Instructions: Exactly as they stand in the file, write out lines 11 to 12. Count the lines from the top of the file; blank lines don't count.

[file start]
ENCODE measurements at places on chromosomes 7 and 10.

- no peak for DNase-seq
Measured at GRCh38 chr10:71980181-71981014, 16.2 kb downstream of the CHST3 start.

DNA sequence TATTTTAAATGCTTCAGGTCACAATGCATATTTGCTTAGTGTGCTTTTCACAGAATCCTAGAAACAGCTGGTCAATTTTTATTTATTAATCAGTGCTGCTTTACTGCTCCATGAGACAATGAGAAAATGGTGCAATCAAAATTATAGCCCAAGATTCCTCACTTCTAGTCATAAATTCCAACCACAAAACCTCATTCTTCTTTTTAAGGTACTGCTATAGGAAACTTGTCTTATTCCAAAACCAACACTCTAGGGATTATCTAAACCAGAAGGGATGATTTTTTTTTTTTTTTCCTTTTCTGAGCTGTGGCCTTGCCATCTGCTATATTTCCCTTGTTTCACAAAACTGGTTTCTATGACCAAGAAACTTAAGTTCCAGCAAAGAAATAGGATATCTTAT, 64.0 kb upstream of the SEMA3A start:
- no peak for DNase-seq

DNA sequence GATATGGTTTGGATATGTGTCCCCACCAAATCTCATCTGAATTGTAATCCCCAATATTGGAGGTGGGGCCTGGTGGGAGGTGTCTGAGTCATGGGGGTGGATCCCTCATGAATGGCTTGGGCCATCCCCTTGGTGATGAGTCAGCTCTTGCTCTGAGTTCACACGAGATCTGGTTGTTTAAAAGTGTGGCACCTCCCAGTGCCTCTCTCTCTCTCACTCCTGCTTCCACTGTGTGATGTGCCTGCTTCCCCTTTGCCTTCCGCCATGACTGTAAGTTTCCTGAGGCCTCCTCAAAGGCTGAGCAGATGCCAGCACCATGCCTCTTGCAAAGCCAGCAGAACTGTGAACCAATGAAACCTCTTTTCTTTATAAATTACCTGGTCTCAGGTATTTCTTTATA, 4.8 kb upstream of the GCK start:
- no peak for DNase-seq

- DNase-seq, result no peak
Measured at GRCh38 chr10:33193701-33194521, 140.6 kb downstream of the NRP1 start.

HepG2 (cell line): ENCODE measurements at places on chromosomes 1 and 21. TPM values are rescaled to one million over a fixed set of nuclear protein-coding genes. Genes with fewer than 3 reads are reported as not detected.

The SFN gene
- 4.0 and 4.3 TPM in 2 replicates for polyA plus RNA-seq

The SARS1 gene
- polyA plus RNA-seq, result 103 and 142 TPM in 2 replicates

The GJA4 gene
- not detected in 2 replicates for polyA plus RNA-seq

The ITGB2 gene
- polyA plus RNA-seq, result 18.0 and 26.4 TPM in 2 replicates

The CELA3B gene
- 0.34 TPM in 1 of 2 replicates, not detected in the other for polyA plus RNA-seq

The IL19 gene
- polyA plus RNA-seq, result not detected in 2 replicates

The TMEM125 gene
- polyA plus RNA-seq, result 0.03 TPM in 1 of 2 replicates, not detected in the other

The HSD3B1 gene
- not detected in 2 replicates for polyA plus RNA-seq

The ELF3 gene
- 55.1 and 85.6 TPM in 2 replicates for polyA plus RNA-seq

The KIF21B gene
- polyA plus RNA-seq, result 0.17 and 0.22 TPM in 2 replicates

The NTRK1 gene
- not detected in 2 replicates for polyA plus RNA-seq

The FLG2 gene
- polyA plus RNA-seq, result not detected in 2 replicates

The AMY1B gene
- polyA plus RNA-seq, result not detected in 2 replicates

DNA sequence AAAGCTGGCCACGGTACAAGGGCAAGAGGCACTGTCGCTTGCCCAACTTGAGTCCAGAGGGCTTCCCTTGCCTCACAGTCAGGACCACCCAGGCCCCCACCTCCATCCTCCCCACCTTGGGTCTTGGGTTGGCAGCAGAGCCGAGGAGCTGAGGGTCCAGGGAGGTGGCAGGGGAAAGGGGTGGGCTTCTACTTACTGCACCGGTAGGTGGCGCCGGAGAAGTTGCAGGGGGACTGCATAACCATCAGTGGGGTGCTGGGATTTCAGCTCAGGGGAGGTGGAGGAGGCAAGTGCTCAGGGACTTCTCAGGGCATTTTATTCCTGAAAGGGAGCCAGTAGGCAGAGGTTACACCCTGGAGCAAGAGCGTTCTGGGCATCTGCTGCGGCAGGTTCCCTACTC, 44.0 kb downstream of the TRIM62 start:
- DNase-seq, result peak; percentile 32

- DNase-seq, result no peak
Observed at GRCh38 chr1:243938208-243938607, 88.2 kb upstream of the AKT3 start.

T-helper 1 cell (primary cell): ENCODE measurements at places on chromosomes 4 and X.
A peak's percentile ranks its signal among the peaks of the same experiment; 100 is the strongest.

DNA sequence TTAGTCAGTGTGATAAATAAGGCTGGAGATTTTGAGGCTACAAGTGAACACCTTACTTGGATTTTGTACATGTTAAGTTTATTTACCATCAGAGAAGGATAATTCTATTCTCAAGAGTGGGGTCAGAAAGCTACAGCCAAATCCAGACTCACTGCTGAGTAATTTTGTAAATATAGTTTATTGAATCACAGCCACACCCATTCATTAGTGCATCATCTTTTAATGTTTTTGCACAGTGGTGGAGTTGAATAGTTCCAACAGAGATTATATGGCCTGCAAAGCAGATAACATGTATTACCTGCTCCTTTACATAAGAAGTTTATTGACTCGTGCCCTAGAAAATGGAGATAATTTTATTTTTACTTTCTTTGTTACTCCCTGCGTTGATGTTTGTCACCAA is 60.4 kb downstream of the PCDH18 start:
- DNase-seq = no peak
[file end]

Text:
The SFN gene
- 4.0 and 4.3 TPM in 2 replicates for polyA plus RNA-seq